Daniels, "but to the flag of a people."
The difficulties which arose over
Htierta's request for a simultaneous
salute created situation of uncer
tainty and unrest throughout the day,
not equalling in tension, however, the
feeling that prevailed when the de
cision was first reached to send the
(Continued on Page Three.)
STRANGE BEDFELLOWS
By John T. McCutcheon.
(Copyright: 1914: By John T. MK'uiUieon.
MAYOR
IN
STREET FIGHT
I
1.' is ANOEI.KS. April 17 Mayor j
Rose eniMSeil in a. fist l'iht on the ;
street, as a result of an allt ged j
inciilt offered to Mrs. Ruse when I
she U-clined to sin a petition for !
her husband's recall. slanders 1
said the mayor knocked Myron Pol- !
lard, a rancher, down. The mayor ;
stopped a police commission meet- j
ing and rushed out to find Pollard.
The latter apologized and Inter the J
two shook hands.
1
Proposed Repeal
Of Canal Tolls
Given Support
(as
WASH
;oCIATKU 1'RKSS IHsl'ATCHl
NGTON, April 17. Support I
for the pr
extniption
icsed repeal of the toll
1
clause of the Panama1
was given before the sen- ;
c;-rsal act
ate c:.na!s committee by represeuta-
livis of the Xe.w York Chamber 01'
I 'otr.tiievre. w ho said their organiza
tion approved the repeal by im over
whelininsr majority. Tlu-ir testimony!
caused a wordy conflict between ',
Senator Rristow. opposing the repeal,
and Kdward Page, a member of the
chamber as well as the New York
Merchants' association. After Page j
declared the I'nited States should re
peal in order to avoid breaking a
contract, Rristow asked whether the ;
supporters of the repeal could not he
called traitors to America as well as .
the opponents arc called violators of
a contract.
"Those catchwords
tictiiagogucs." replied
do not intend to use
'ios. 1 do not believe
of the repeal have the
are. used bv
Page, "but I
iiny personali-
the opponents
right to ques-
lit n the loyalty of those on the
other
side." Several other New York busi
ness men testified in support of the
repeal.
RAILROADS ARE SUE
Penalty and Damages ,fop !
Transporting Unemployed Army i
r.VSSoCIATI-o PKR8S DISPATCH
COLORAD SPR1NOS. April 17. A
suit to collect $",3,000 as a penalty i
and $5,000 as demages for the bring-
ing of the army of It!.", unemployed !
into this city, was filed in the dis
trict court by tiic. county commis-
stoncrs of El Paso county against the
Denver and Rio Grande. .and Chicago,
Rock Island and Pacific railroad com-
! panics.
The action was bused on a statute
which provides that any person who
btings into and leaves in the county
n paupers, knowing mem it) o
piupcrs, must pay a penaltv of ?00 j
for each and evcrv such offense.
o
HAMMERSTEINS RESTRAINED (
Tassociatkd PRKSS DISPATCHl
NKW YuRK April 17. Oscar
Hammerstein and his son. Arthur,!
are restrained from producing either
comic or grand opera in Boston or ,
New- York until 1 '.'20, according to a.
rlnoision of the suin'ome court. The '
complaint against Hammerstein was;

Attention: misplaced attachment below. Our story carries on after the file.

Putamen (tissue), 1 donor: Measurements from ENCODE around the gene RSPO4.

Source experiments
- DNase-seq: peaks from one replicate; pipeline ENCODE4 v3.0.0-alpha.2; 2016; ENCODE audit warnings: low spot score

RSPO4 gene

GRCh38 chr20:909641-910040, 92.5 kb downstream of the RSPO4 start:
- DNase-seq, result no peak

filed by the AletroiHilltan Opera com-
pany, and stated that he agreed not i
to .produce opera in either city for '
ten ve.'.rs if the Metropolitan would
buy Hammerstein's Philadelphia Op
era House for $l.:mi.v.
HOPE I WONT
Disturb you if
I HAe To GET
UP IN THE Mipnt
OP The NIGHT to
write. An rDiTrw?i,
THE SRiT.SH. A
LIGHT. I HEvER II
U 'if AmV u,., , . ..'I
MAYOR MITGHEL
FEELS BORIS OF
S BULLET
Executive of New Y'ork
City Has Close Call and J
Cornoration Counsel Be-!
i
ceives in -Jaw Missilt
tended for Him
In-
F ASSOC! ATKO TRKSS
NKW YORK. April
tempt to kill Mayor
mSPATCHl
17. In an at
John Mitchell,
.Mit-haW .ianone, an .ippan-uii.v "-
ently ir-
responsible elderly man, who says he is
.1 blacksmith out of work, fired into a
group of three men seated in the
mavor's automobile on the east side of
hall park
t,, i,u..t .,nt,l
I tll' :i,-v
.the jaw
of
. . ..
; Polk
! may
who
was sitting next to the j
tr.
At New York H
pit.il it was said the
wound is not fatal. Mahoney said he I
shot at the major because he felt ag
grieved at the city executive's extra va- j
gain expenditures and because he was j
.. . . ... i.. i.ffief. i
reiuse,. enu.uu e - ' V "
oil I w o moimiin n i.v ... ri"" - -
a municipal job.
Mahoney fired only one shot. Be
fore he could fire a second, he was
overcome by Detective George Jeum, j
who was in the capacity of a chauf-
i four and who wrenched
the revolver i
. not of Mahonev's hand. The mayor
sat in the middle of the rear seat with I
!,, 011 the right anil George Mullan. j
! the mayor's former law partner on the t
j left. The bullet passed so close to thu '
1 mayor that the left side of his face was 1
scorched. !
A crowd quickly gathered, a threat- t
etied lynching. The police reserves J
were called to disperse them. As soon ;
as Polk received medical attention, the
mayor went to the police station and
questioned the prisoner in a calm man
ner. Cowering, Mal oney answered in
an inohoront manner.